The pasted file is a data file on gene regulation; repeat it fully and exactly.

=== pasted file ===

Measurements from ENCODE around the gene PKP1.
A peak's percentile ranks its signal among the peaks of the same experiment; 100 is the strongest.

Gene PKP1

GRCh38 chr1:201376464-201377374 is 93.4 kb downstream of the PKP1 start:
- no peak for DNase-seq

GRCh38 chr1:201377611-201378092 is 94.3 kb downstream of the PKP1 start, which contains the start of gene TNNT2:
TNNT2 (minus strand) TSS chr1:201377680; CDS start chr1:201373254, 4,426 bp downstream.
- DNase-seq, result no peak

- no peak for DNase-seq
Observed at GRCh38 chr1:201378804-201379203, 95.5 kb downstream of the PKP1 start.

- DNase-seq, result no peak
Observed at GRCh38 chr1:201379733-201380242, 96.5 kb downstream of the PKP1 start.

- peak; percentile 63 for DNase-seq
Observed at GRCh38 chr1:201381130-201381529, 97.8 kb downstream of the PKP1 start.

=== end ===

Measurements from ENCODE around the gene PKP1.
A peak's percentile ranks its signal among the peaks of the same experiment; 100 is the strongest.

Gene PKP1

GRCh38 chr1:201376464-201377374 is 93.4 kb downstream of the PKP1 start:
- no peak for DNase-seq

GRCh38 chr1:201377611-201378092 is 94.3 kb downstream of the PKP1 start, which contains the start of gene TNNT2:
TNNT2 (minus strand) TSS chr1:201377680; CDS start chr1:201373254, 4,426 bp downstream.
- DNase-seq, result no peak

- no peak for DNase-seq
Observed at GRCh38 chr1:201378804-201379203, 95.5 kb downstream of the PKP1 start.

- DNase-seq, result no peak
Observed at GRCh38 chr1:201379733-201380242, 96.5 kb downstream of the PKP1 start.

- peak; percentile 63 for DNase-seq
Observed at GRCh38 chr1:201381130-201381529, 97.8 kb downstream of the PKP1 start.